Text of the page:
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Australia central bank warns of business failures as property vacancies rise

Australia central bank warns of business failures as property vacancies rise

SYDNEY (Reuters) – Business failures in Australia are likely to rise with commercial property seen among the hardest hit sectors as a shift to work-from-home arrangements empties offices and major retail precincts, the central bank said on Friday.

FILE PHOTO: A businessman walks past the headquarters of Australia’s Reserve Bank in Sydney, November 3, 2015. REUTERS/Jason Reed

The Reserve Bank of Australia (RBA) said the outlook for commercial property means banks’ impairment rates will likely climb from current low levels while some indebted landlords will find it difficult to meet their debt repayments.

Risks appear highest for retail commercial property, the RBA noted, while adding there was still a high degree of uncertainty about the magnitude and timing of business failures in the country.

Australia has been lauded for its success globally to curb the spread of the coronavirus and open its economy earlier-than-expected though with domestic and international borders still shut, activity is expected to remain subdued for some while yet.

Over the first six months of 2020, the Australian economy contracted by over 7% under the weight of strict mobility restrictions to suppress COVID-19.

The unemployment rate has since risen from around 5% pre-COVID to near 7% with economists predicting it would jump to 10% in coming months.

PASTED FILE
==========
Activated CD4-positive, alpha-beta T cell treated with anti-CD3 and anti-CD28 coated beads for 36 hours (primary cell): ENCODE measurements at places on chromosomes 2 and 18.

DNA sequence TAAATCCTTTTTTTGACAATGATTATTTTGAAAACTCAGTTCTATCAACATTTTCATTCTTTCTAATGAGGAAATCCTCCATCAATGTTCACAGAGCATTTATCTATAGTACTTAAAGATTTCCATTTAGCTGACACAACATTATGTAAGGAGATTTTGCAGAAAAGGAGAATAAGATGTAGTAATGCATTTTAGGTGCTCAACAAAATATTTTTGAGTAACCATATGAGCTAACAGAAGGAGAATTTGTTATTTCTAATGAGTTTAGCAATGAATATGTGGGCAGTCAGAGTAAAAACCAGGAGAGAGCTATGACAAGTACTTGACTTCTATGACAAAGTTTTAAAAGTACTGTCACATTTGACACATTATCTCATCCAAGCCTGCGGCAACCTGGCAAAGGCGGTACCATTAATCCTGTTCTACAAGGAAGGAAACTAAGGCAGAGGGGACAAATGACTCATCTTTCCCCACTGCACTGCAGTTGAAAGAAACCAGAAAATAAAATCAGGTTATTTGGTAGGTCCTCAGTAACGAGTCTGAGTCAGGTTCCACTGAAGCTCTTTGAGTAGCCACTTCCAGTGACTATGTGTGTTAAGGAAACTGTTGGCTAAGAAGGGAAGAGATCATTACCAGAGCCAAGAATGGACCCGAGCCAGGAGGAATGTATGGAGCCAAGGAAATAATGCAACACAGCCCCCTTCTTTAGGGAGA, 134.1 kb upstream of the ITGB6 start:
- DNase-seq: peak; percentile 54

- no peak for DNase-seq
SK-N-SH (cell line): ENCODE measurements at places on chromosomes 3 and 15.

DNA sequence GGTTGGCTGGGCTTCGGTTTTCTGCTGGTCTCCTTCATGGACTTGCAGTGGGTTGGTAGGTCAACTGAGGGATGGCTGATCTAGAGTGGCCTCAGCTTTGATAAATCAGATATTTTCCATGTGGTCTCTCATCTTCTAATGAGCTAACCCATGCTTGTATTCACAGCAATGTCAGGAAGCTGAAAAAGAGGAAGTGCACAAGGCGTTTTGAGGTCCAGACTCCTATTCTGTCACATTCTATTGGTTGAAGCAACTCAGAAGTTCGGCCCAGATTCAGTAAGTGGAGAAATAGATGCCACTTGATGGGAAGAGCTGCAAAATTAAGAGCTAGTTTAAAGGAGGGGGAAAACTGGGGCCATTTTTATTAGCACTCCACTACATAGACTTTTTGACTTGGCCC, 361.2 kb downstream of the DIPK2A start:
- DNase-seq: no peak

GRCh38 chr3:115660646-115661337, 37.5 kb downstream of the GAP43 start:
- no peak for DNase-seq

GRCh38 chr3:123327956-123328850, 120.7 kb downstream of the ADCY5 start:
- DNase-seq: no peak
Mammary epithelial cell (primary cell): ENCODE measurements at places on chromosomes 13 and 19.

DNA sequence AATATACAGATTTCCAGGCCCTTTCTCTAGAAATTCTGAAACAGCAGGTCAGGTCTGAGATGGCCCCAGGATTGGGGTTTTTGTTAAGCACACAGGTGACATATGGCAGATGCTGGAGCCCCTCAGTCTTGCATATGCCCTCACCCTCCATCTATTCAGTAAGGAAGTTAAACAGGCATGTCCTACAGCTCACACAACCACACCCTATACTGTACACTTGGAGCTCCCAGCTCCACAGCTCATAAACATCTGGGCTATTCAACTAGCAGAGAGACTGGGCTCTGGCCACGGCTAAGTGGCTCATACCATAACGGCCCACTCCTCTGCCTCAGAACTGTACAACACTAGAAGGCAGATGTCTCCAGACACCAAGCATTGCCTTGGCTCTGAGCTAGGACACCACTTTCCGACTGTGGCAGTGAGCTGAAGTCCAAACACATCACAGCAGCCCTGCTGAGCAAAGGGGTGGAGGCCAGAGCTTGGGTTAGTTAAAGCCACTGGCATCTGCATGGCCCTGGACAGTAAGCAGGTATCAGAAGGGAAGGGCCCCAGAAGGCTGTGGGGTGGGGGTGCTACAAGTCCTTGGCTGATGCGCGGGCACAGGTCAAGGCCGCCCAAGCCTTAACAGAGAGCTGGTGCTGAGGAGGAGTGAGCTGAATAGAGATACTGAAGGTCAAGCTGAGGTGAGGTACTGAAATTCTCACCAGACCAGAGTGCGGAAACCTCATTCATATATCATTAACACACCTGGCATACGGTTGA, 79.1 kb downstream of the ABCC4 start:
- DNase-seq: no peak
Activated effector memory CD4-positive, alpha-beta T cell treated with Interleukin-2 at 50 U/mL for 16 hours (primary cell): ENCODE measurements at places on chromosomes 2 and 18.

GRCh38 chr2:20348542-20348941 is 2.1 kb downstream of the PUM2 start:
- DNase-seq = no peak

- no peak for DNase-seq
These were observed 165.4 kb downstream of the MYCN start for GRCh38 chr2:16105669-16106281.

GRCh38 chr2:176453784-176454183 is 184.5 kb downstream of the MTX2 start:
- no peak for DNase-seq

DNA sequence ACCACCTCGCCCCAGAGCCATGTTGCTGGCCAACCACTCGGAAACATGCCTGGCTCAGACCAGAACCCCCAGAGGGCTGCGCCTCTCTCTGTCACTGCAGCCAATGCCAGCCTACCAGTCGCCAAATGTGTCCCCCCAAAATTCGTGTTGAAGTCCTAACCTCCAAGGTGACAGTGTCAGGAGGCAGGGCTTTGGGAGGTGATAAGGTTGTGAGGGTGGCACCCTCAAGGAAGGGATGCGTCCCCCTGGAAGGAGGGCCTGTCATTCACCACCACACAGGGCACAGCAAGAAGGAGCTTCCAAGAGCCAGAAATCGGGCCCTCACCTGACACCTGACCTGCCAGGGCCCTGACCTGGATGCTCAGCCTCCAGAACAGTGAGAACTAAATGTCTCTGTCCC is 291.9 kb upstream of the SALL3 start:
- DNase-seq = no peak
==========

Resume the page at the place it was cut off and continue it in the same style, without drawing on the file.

“Secondary-grade offices appear particularly vulnerable to falling demand, as tenants are often enticed by lower rents during downturns to upgrade to better premises,” the RBA noted.

At the same time, a high volume of new office buildings are due for completion in Sydney and Melbourne this year.

“While most of these new buildings have pre-committed tenants, it will put further pressure on vacancy rates in second-grade buildings,” the RBA said.

Given the deterioration in rental conditions already underway, office and retail property prices could fall sharply, the RBA added.


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Stocks rise as Trump tweets on stimulus keep market spinning

Stocks rise as Trump tweets on stimulus keep market spinning

Stan Choe, Damian J. Troise and Alex Veiga, The Associated Press
Published 10:15 a.m. ET Oct. 7, 2020 | Updated 4:39 p.m. ET Oct. 7, 2020


Federal Reserve Chairman Jerome Powell says the economic expansion is “still far from complete.”

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Stocks closed broadly higher on Wall Street Wednesday after President Donald Trump appeared to backtrack on his decision to halt talks on another rescue effort for the economy.

The S&P 500 climbed 1.7% after Trump sent a series of tweets late Tuesday saying he’s open to sending out $1,200 payments to Americans, as well as limited programs to prop up the airline industry and small businesses.

The tweets came just hours after Trump sent the market into a sudden tailspin with his declaration  that his representatives should halt talks with Democrats on a broad stimulus effort for the economy until after the election, saying House Speaker Nancy Pelosi had been negotiating in bad faith. The stakes are high, as economists, investors and the chair of the Federal Reserve all say the economy needs another dose of support following the expiration of weekly jobless benefits and other stimulus Congress approved earlier this year.

Federal Reserve Jerome Powell: Congress should pass a robust stimulus

“What we’ve seen over the last 24 hours is just confirmation that the market is really addicted to stimulus from the government,” said Sal Bruno, chief investment officer at IndexIQ. “When it thinks it’s not getting it, it sells off, and when it looks like there’s a possibility for that it rises, as we’ve seen today.”

The S&P 500 index rose 58.50 points to 3,419.45, while the Dow Jones Industrial Average gained 530.70 points, or 1.9%, to 28,303.46.

The Nasdaq composite climbed 210 points, or 1.9%, to 11,364.60, despite a call by Democratic lawmakers for

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